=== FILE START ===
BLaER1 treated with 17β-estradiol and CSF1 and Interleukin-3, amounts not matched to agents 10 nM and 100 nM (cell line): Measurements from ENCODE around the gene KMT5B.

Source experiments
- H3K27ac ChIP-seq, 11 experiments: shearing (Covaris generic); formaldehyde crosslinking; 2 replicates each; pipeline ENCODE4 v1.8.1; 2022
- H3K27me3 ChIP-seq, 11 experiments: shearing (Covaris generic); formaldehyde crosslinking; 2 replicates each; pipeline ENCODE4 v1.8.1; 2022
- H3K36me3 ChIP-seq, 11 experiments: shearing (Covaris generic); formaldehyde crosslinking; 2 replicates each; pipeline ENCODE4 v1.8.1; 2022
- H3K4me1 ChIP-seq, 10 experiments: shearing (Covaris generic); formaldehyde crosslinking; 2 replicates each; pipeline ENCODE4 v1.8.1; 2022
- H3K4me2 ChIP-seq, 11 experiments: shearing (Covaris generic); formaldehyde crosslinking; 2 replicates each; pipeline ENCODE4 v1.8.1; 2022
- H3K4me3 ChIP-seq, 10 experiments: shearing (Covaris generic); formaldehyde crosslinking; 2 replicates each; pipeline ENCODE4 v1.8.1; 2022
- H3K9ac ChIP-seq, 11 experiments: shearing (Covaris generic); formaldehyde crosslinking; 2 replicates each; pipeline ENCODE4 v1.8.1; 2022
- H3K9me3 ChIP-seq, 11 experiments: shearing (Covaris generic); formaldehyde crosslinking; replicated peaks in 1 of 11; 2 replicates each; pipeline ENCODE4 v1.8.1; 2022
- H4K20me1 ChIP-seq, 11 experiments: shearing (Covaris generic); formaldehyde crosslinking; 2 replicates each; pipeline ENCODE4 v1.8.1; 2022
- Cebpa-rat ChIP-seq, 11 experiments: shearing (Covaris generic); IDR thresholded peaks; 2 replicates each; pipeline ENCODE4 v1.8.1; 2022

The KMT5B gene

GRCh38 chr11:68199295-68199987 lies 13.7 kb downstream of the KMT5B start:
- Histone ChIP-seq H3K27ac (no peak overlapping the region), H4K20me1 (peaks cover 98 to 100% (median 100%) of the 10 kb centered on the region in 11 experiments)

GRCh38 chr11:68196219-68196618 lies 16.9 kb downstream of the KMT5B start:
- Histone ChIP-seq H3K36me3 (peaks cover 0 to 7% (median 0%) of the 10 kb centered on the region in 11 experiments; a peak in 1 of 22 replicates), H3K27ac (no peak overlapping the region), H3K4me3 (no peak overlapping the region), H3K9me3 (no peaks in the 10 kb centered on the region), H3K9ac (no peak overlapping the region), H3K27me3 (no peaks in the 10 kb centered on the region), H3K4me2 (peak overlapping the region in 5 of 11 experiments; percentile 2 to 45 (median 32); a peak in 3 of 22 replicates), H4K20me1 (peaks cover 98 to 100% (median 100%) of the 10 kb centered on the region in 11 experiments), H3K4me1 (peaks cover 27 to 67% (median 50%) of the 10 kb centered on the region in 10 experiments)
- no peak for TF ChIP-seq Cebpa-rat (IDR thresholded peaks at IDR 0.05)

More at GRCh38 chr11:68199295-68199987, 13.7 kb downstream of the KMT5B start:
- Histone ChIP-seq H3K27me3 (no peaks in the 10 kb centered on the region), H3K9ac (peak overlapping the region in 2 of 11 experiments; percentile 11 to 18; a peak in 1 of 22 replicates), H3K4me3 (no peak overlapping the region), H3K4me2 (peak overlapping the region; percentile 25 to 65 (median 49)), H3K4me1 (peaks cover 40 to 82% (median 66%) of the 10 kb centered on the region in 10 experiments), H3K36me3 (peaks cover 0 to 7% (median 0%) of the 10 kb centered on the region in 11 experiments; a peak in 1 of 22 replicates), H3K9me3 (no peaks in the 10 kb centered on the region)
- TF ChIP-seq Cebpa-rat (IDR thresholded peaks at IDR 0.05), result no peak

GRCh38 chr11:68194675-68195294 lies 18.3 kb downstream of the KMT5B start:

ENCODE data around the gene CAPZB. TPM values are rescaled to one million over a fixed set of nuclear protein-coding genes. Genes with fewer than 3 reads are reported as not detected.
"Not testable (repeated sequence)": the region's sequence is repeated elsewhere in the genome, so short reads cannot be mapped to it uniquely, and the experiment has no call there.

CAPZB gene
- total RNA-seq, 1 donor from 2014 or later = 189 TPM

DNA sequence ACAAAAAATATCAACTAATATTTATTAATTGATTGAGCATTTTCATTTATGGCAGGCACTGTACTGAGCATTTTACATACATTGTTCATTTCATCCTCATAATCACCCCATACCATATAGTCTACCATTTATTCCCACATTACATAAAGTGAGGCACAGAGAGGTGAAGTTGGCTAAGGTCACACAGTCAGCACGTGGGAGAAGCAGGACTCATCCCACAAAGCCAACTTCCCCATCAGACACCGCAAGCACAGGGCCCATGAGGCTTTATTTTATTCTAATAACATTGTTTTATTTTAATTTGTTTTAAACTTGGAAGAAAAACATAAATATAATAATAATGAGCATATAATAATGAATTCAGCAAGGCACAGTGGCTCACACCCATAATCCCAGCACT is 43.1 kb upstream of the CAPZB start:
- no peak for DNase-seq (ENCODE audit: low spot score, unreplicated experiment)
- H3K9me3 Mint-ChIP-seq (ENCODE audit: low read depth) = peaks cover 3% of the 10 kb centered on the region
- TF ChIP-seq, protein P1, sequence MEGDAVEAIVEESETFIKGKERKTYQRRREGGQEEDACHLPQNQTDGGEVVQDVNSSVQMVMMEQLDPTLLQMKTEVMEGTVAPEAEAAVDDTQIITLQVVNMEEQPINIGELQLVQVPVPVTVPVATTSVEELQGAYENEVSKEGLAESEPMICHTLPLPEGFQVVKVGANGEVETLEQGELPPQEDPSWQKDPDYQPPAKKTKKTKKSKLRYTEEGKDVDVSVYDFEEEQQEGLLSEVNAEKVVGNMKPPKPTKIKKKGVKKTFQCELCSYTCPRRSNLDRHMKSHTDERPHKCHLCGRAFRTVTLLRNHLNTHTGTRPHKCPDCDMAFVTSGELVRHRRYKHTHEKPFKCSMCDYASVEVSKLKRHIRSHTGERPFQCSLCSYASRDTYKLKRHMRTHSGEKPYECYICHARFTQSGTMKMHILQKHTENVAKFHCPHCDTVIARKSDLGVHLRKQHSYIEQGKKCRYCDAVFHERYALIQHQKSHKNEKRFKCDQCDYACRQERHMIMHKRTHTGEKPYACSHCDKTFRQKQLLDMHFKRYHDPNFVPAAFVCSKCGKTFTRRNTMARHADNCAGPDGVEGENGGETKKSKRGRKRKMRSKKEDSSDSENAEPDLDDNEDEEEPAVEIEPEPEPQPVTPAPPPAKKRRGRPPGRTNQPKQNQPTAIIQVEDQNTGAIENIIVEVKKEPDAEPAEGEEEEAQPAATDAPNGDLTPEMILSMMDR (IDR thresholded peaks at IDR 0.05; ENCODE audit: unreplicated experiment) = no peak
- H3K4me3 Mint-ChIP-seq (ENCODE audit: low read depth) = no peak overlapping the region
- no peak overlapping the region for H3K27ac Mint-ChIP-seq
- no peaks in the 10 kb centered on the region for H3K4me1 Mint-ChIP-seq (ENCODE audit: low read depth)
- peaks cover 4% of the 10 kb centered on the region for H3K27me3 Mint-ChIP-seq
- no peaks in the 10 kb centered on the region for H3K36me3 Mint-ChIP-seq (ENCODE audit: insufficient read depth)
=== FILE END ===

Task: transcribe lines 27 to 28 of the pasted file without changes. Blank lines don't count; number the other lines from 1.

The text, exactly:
DNA sequence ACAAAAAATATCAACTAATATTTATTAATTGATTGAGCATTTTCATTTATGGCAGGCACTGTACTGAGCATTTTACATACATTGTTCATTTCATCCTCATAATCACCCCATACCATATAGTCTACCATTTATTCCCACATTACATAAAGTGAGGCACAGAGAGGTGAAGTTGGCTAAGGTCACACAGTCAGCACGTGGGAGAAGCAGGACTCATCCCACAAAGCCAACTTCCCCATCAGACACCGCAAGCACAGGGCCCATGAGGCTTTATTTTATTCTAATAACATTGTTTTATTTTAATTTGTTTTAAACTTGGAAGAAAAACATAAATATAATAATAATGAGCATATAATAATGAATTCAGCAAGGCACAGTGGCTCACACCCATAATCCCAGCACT is 43.1 kb upstream of the CAPZB start:
- no peak for DNase-seq (ENCODE audit: low spot score, unreplicated experiment)